A Common Polymorphism in Extracellular Superoxide Dismutase Affects Cardiopulmonary Disease Risk by Altering Protein DistributionCLINICAL PERSPECTIVE
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Background—The enzyme extracellular superoxide dismutase (EC-SOD; SOD3) is a major antioxidant defense in lung and vasculature. A nonsynonomous single-nucleotide polymorphism in EC-SOD (rs1799895) leads to an arginine to glycine amino acid substitution at position 213 (R213G) in the heparin-binding domain. In recent human genetic association studies, this single-nucleotide polymorphism attenuates the risk of lung disease, yet paradoxically increases the risk of cardiovascular disease.
Methods and Results—Capitalizing on the complete sequence homology between human and mouse in the heparin-binding domain, we created an analogous R213G single-nucleotide polymorphism knockin mouse. The R213G single-nucleotide polymorphism did not change enzyme activity, but shifted the distribution of EC-SOD from lung and vascular tissue to extracellular fluid (eg, bronchoalveolar lavage fluid and plasma). This shift reduces susceptibility to lung disease (lipopolysaccharide-induced lung injury) and increases susceptibility to cardiopulmonary disease (chronic hypoxic pulmonary hypertension).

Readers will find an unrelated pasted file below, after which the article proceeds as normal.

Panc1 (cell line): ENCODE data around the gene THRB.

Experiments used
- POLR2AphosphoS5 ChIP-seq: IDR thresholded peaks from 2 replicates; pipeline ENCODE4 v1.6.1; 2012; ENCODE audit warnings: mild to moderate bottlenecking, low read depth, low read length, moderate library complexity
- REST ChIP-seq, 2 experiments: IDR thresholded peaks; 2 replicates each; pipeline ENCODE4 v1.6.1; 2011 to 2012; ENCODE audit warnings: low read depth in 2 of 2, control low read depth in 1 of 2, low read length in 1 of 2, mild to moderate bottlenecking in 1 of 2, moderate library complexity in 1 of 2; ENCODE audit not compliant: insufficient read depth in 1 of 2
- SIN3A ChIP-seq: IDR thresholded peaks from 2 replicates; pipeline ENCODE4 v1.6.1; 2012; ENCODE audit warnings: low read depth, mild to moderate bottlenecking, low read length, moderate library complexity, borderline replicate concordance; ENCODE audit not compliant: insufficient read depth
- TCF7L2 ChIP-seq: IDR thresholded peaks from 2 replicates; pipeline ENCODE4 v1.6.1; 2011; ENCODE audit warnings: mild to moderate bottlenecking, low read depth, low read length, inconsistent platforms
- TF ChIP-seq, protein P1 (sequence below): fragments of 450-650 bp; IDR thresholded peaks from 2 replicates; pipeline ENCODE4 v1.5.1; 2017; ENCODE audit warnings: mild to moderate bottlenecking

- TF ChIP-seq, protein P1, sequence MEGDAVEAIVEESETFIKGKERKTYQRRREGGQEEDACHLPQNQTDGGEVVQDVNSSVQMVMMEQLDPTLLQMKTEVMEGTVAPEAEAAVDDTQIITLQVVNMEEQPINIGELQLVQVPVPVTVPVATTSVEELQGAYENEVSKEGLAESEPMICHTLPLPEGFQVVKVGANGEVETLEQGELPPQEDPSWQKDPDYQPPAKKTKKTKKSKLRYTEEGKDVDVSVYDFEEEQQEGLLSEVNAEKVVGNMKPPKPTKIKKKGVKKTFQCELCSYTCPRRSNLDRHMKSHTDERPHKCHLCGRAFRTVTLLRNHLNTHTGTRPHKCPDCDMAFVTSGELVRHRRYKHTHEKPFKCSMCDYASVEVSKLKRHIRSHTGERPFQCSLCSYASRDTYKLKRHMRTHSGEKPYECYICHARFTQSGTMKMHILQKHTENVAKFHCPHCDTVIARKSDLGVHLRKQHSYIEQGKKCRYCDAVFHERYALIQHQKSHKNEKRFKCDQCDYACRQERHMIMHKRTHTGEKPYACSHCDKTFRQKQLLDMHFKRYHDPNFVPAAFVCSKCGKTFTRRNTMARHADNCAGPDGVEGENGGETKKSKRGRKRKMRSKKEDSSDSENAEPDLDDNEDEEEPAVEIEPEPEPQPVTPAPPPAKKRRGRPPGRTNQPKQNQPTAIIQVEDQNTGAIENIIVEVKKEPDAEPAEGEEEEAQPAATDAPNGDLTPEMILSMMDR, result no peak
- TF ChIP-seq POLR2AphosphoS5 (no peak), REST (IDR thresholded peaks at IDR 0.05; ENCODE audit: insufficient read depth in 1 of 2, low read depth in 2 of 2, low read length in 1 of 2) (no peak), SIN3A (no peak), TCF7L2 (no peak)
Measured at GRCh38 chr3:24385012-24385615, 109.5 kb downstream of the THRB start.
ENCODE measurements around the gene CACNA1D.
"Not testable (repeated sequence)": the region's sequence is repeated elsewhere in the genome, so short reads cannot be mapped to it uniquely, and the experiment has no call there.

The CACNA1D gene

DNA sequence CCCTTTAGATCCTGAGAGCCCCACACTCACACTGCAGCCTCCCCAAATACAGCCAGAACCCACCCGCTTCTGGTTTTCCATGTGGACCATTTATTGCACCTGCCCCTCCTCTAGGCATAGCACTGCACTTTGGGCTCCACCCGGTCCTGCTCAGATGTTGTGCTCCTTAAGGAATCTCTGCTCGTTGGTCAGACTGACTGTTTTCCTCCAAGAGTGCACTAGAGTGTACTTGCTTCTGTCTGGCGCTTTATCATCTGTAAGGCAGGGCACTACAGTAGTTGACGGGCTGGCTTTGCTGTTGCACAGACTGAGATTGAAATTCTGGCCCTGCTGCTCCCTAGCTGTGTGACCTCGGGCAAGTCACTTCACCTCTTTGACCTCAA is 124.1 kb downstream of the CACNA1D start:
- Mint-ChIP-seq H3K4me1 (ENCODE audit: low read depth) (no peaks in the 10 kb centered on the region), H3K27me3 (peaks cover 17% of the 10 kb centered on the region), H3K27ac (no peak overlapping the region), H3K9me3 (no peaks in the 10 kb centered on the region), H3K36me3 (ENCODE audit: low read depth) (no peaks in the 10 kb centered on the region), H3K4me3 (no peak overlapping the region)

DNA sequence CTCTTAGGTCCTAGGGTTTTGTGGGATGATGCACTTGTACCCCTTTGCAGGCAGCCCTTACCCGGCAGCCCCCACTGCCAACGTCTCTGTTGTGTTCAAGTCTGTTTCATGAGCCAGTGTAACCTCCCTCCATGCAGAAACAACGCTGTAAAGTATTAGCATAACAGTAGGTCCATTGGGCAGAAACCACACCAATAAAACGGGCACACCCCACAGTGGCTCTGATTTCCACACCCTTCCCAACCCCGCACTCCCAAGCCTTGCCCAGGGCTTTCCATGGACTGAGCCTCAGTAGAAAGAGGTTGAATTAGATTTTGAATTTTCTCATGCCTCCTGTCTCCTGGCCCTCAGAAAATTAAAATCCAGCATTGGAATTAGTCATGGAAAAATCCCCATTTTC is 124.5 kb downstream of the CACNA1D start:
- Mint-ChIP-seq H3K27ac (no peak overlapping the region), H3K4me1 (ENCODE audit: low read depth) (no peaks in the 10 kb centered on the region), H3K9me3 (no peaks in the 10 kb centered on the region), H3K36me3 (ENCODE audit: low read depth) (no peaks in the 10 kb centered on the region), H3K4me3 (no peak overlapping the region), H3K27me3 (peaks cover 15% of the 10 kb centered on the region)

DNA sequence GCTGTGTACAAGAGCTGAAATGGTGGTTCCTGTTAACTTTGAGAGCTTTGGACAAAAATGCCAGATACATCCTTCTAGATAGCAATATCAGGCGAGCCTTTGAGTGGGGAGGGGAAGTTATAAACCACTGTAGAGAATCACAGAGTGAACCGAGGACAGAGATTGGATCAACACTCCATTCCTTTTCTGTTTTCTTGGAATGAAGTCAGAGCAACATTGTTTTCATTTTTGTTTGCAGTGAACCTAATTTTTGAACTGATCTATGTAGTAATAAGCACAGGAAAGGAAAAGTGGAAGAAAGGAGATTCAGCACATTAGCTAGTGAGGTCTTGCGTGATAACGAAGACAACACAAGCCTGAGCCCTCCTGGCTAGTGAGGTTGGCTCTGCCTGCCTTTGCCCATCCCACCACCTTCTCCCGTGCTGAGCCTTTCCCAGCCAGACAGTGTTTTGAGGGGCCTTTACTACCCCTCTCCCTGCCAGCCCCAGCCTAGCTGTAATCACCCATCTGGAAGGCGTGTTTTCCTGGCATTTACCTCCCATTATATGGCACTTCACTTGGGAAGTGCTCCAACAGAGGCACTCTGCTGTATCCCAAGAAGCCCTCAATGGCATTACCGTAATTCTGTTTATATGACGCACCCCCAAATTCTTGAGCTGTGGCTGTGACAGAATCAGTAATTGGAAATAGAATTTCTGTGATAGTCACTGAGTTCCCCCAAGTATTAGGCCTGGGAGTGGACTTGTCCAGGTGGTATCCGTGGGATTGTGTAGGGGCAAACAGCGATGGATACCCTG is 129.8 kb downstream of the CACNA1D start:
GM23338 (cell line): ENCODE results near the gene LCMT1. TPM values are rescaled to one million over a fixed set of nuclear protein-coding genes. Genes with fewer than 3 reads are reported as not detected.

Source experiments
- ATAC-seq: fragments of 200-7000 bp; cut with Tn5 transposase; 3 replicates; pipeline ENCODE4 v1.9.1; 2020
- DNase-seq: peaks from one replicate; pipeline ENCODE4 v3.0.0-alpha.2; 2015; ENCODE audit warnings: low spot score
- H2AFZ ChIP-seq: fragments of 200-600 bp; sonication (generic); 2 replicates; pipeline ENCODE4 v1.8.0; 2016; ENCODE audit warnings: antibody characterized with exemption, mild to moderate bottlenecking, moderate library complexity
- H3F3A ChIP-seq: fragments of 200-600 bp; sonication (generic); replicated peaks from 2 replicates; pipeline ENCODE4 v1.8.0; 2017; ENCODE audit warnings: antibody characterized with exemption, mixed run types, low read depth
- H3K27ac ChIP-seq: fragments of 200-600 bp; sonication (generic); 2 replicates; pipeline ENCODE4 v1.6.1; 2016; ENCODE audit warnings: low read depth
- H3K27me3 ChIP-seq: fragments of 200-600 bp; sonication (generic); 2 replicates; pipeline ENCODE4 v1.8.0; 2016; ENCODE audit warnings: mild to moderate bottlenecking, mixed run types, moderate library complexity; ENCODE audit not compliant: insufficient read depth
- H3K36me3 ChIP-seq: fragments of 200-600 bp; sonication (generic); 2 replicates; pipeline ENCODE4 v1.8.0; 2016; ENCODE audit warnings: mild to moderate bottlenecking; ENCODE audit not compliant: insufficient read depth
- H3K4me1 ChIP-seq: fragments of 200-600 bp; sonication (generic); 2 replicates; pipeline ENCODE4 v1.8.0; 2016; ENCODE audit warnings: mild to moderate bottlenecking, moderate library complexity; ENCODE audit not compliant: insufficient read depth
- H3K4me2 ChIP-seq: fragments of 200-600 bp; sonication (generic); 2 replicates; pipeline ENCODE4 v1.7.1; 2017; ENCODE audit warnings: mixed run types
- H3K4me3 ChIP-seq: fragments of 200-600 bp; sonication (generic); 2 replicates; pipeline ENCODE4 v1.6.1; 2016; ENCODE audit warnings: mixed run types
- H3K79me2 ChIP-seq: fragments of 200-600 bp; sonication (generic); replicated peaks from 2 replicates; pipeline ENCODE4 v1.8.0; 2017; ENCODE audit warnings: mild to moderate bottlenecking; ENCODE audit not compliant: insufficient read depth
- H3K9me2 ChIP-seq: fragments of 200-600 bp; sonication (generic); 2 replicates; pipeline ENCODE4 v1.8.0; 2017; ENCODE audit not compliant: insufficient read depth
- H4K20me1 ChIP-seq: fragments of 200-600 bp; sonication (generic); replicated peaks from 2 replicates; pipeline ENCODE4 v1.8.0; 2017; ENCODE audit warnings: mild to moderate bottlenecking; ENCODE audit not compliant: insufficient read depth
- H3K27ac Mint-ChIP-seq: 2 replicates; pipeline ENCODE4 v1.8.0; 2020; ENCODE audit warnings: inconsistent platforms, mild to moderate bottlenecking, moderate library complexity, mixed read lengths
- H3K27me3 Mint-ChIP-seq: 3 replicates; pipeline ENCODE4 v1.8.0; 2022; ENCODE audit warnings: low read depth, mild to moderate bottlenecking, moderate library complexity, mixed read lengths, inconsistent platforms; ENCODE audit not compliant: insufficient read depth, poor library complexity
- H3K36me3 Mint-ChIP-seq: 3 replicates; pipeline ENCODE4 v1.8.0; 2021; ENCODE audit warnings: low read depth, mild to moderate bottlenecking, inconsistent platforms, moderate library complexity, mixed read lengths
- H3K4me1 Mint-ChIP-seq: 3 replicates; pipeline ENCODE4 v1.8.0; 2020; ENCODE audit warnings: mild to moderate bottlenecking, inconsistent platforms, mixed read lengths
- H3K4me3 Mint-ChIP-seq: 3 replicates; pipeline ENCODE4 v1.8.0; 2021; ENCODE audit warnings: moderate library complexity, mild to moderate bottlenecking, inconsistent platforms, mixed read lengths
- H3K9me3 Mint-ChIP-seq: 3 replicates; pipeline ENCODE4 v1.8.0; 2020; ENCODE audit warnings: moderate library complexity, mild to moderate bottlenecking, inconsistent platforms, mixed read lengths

Conclusions—We conclude that EC-SOD provides optimal protection when localized to the compartment subjected to extracellular oxidative stress: thus, the redistribution of EC-SOD from the lung and pulmonary circulation to the extracellular fluids is beneficial in alveolar lung disease but detrimental in pulmonary vascular disease. These findings account for the discrepant risk associated with R213G in humans with lung diseases compared with cardiovascular diseases.
- Received August 20, 2013.
- Accepted June 16, 2014.
- © 2014 American Heart Association, Inc.